In "celebration" of Memorial Day, this Nation’s most somber day of remembering and grieving those sacrificed in war, President Trump is considering pardoning a number of Servicemen accused or convicted of war crimes. To the delight of some and the outrage of others, President Trump has already granted a full pardon to Michael Behenna, a former Army First Lieutenant convicted of murdering Ali Mansur Mohamed, a released Iraqi detainee. White House Press Secretary Sarah Sanders defended the pardon stating that "the U.S. Army’s highest appellate court noted concern about how the trial court had handled Mr. Behenna’s claim of self-defense." Sanders also alluded to the "broad support" his case had attracted "from the military, Oklahoma elected officials, . . . thirty-seven generals and admirals, along with a former Inspector General of the Department of Defense." Not everyone was convinced, however. Hina Shamsi, director of the American Civil Liberties Union National Security Project, considered the pardon “a presidential endorsement of a murder that violated the military’s own code of justice.” Andrew Exum, former U.S. deputy assistant Secretary of Defense for Middle East policy, in a recent article in The Atlantic, argued that pardoning Behenna "dishonors the thousands of men and women who successfully led combat units in Iraq and Afghanistan – often under extreme stress – without committing crimes and other atrocities" and ". . . undermines the good order and discipline that is so important to a functioning military."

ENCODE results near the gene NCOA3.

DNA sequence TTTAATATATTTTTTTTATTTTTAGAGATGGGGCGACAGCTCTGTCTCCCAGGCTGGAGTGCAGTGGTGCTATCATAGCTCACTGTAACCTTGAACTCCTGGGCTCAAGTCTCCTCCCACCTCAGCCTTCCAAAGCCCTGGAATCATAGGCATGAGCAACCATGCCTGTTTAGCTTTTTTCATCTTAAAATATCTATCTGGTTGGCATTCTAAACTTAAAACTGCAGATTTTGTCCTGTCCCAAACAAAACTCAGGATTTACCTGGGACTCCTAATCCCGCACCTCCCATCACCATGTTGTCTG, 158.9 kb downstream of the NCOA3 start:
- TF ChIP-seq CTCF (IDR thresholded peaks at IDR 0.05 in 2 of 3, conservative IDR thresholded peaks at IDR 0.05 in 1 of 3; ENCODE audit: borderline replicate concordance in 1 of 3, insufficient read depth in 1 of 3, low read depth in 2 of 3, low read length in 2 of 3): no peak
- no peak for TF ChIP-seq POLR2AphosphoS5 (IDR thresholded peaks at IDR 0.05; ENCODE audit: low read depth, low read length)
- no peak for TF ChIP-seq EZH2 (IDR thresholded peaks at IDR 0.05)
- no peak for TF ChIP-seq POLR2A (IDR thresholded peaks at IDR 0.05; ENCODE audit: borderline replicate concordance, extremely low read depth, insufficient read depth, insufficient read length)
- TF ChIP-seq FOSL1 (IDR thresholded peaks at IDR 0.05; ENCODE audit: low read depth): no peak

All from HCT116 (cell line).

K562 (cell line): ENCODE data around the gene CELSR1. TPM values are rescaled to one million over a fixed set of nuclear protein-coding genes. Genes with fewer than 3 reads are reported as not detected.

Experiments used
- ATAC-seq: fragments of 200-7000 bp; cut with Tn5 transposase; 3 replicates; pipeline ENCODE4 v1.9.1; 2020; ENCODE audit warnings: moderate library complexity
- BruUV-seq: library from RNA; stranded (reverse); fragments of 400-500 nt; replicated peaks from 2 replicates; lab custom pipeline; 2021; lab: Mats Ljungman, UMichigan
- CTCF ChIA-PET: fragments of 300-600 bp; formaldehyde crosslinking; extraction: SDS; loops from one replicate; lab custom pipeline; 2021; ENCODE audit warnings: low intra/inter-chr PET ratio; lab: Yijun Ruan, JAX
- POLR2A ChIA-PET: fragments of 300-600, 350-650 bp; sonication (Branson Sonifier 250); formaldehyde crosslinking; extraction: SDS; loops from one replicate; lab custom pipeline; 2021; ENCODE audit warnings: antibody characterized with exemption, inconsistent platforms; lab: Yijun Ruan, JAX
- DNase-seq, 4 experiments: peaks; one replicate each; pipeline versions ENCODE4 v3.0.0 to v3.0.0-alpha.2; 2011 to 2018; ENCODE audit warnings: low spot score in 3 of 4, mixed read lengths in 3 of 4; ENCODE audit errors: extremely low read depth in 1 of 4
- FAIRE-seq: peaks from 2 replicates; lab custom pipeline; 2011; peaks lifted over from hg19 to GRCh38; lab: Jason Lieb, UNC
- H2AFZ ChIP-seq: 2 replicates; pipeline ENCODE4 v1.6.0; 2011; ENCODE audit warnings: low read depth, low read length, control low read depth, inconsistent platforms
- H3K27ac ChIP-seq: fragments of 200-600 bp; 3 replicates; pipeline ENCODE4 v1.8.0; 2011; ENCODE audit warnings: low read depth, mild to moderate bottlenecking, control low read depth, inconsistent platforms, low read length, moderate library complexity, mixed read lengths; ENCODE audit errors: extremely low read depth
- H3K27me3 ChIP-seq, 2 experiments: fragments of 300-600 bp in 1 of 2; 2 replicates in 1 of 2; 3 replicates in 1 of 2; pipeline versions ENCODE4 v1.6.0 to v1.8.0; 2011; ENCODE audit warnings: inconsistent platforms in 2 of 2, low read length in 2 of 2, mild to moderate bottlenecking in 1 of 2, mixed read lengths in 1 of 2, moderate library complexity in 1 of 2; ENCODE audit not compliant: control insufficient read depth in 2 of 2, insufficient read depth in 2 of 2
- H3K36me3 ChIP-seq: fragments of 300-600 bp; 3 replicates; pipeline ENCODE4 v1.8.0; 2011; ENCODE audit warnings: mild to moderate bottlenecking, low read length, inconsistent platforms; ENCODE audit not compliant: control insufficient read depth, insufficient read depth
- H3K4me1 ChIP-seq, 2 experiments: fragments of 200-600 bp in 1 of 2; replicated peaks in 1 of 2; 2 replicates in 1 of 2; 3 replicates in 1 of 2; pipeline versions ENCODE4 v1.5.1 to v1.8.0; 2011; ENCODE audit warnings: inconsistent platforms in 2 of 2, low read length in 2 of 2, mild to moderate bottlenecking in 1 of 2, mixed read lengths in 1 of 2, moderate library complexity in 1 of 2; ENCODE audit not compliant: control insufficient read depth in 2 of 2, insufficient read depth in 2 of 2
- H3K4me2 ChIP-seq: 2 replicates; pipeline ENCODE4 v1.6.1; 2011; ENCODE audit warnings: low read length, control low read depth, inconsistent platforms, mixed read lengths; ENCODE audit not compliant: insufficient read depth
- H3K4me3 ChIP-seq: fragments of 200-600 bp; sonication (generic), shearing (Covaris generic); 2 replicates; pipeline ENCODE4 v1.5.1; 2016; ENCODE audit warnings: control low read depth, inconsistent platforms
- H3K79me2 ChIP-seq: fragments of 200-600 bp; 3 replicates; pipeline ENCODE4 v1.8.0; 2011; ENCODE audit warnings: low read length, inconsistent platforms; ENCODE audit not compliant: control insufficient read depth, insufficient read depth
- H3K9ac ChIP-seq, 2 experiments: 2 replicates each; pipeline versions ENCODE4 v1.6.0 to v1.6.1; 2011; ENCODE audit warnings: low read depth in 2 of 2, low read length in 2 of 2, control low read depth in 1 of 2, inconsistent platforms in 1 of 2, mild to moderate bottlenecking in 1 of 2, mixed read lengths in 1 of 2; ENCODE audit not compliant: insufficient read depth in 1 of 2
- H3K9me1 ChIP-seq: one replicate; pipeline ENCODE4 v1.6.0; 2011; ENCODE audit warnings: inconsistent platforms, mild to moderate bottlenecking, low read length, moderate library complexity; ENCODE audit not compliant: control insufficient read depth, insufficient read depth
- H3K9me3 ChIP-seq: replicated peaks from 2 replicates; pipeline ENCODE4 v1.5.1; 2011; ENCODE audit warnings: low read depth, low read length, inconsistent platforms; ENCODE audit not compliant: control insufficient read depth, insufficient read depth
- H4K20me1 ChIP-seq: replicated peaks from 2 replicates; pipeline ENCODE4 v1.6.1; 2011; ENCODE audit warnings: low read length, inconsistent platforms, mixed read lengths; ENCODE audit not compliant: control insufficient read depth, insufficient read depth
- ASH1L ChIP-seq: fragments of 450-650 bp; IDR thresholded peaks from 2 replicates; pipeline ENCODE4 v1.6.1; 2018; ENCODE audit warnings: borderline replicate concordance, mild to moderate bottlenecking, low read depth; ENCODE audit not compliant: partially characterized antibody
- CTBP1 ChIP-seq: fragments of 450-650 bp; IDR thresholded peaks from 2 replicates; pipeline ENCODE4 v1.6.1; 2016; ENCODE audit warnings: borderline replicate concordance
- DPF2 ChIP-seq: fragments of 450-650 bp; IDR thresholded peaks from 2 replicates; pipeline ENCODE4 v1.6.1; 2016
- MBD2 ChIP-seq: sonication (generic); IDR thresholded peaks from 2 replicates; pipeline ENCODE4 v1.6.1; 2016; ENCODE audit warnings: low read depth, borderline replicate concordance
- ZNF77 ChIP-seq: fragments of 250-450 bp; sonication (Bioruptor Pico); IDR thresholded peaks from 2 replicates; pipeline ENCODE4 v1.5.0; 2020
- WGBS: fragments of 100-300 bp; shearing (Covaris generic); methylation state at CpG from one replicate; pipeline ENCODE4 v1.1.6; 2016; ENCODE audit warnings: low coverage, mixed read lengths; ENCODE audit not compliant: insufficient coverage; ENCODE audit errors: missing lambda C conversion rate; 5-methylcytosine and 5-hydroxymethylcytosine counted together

The Etiology of War Crimes
War is a rule-governed enterprise in which murder ought not be ignored, justified, or excused by Presidential pardon. Murderers must be held accountable for violations of law and morality. Consequently, the conditions of war, military service, and its impact on those who fight, must be scrutinized and evaluated to explain the frequent occurrence of war crimes and to ensure future compliance with the rules of war.
Certainly, as Secretary Exum indicated in his commentary, many perhaps even most members of the military who experience the trauma of war and the loss of comrades do not become murderers and, instead, continue to kill and destroy in a moral and lawful manner – somewhat of an oxymoron I think. This has led many war apologists, mainly those who embrace the ethos of the just war and the noble warrior, to explain as an anomaly attributable to aberrant individuals and/or to a breakdown in proper military discipline, what military theorists describe as a "healthy command climate," the barbarity of Lieutenants Michael Behenna and William Calley, Blackwater Contractor Nicholas Slatten, Major Mathew Golsteyn, Special Operations Chief Edward Gallagher, Private Lynndie England, and the Marine snipers who after having killed several Taliban fighters urinated on their corpses, to mention but a few.